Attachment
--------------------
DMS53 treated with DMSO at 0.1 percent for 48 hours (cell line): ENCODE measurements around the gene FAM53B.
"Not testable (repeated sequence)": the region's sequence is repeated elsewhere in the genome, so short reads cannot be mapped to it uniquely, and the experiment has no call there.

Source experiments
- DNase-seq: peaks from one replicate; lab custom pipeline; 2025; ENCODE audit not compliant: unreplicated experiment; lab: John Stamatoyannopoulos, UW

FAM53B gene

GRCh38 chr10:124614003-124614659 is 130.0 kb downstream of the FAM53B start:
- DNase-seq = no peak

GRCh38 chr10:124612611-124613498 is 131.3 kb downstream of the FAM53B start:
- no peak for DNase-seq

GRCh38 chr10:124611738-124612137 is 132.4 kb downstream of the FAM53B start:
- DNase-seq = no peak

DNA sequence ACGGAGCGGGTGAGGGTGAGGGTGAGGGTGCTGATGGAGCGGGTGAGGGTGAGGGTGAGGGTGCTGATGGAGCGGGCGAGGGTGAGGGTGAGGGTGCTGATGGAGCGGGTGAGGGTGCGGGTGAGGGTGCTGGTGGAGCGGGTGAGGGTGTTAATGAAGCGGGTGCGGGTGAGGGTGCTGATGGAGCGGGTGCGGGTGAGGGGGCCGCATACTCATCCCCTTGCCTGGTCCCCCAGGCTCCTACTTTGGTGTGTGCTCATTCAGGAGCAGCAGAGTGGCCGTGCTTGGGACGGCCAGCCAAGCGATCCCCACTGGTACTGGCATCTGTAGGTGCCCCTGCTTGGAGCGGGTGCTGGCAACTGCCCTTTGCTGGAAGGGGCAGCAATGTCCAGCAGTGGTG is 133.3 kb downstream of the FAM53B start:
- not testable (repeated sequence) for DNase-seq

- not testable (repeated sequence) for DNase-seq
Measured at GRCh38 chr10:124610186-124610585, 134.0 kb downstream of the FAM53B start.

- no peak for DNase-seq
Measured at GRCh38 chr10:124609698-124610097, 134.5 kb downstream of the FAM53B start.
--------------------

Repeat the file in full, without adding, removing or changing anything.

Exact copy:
DMS53 treated with DMSO at 0.1 percent for 48 hours (cell line): ENCODE measurements around the gene FAM53B.
"Not testable (repeated sequence)": the region's sequence is repeated elsewhere in the genome, so short reads cannot be mapped to it uniquely, and the experiment has no call there.

Source experiments
- DNase-seq: peaks from one replicate; lab custom pipeline; 2025; ENCODE audit not compliant: unreplicated experiment; lab: John Stamatoyannopoulos, UW

FAM53B gene

GRCh38 chr10:124614003-124614659 is 130.0 kb downstream of the FAM53B start:
- DNase-seq = no peak

GRCh38 chr10:124612611-124613498 is 131.3 kb downstream of the FAM53B start:
- no peak for DNase-seq

GRCh38 chr10:124611738-124612137 is 132.4 kb downstream of the FAM53B start:
- DNase-seq = no peak

DNA sequence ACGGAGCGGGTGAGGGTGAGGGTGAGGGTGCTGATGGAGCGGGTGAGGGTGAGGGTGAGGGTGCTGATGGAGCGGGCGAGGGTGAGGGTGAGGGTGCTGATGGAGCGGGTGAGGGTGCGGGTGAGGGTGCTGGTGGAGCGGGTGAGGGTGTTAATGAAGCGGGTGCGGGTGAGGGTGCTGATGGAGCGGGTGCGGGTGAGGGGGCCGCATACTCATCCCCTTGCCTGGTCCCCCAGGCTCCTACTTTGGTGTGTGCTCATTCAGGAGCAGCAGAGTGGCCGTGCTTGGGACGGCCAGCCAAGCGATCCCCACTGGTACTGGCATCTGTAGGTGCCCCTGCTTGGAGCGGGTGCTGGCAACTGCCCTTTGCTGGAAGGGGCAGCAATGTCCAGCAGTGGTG is 133.3 kb downstream of the FAM53B start:
- not testable (repeated sequence) for DNase-seq

- not testable (repeated sequence) for DNase-seq
Measured at GRCh38 chr10:124610186-124610585, 134.0 kb downstream of the FAM53B start.

- no peak for DNase-seq
Measured at GRCh38 chr10:124609698-124610097, 134.5 kb downstream of the FAM53B start.